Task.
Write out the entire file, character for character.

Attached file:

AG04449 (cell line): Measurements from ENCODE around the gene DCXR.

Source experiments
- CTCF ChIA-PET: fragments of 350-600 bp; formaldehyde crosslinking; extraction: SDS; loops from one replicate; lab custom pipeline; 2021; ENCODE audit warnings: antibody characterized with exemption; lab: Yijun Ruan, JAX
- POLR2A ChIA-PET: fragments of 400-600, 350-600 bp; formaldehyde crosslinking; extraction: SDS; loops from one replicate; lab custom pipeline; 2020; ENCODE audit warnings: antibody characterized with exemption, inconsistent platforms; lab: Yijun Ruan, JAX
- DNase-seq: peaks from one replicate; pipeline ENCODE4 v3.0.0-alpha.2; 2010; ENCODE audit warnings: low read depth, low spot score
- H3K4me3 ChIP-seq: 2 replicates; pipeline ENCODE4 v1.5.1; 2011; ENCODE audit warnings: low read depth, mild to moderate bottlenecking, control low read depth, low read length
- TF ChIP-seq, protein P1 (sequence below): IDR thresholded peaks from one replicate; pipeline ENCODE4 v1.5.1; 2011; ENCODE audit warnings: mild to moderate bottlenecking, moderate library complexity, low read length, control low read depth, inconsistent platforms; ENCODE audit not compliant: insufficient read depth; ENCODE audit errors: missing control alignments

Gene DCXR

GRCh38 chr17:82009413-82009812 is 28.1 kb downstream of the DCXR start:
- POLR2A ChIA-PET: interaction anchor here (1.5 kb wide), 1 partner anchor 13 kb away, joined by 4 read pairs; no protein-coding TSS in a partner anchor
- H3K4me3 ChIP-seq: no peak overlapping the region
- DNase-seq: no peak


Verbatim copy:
AG04449 (cell line): Measurements from ENCODE around the gene DCXR.

Source experiments
- CTCF ChIA-PET: fragments of 350-600 bp; formaldehyde crosslinking; extraction: SDS; loops from one replicate; lab custom pipeline; 2021; ENCODE audit warnings: antibody characterized with exemption; lab: Yijun Ruan, JAX
- POLR2A ChIA-PET: fragments of 400-600, 350-600 bp; formaldehyde crosslinking; extraction: SDS; loops from one replicate; lab custom pipeline; 2020; ENCODE audit warnings: antibody characterized with exemption, inconsistent platforms; lab: Yijun Ruan, JAX
- DNase-seq: peaks from one replicate; pipeline ENCODE4 v3.0.0-alpha.2; 2010; ENCODE audit warnings: low read depth, low spot score
- H3K4me3 ChIP-seq: 2 replicates; pipeline ENCODE4 v1.5.1; 2011; ENCODE audit warnings: low read depth, mild to moderate bottlenecking, control low read depth, low read length
- TF ChIP-seq, protein P1 (sequence below): IDR thresholded peaks from one replicate; pipeline ENCODE4 v1.5.1; 2011; ENCODE audit warnings: mild to moderate bottlenecking, moderate library complexity, low read length, control low read depth, inconsistent platforms; ENCODE audit not compliant: insufficient read depth; ENCODE audit errors: missing control alignments

Gene DCXR

GRCh38 chr17:82009413-82009812 is 28.1 kb downstream of the DCXR start:
- POLR2A ChIA-PET: interaction anchor here (1.5 kb wide), 1 partner anchor 13 kb away, joined by 4 read pairs; no protein-coding TSS in a partner anchor
- H3K4me3 ChIP-seq: no peak overlapping the region
- DNase-seq: no peak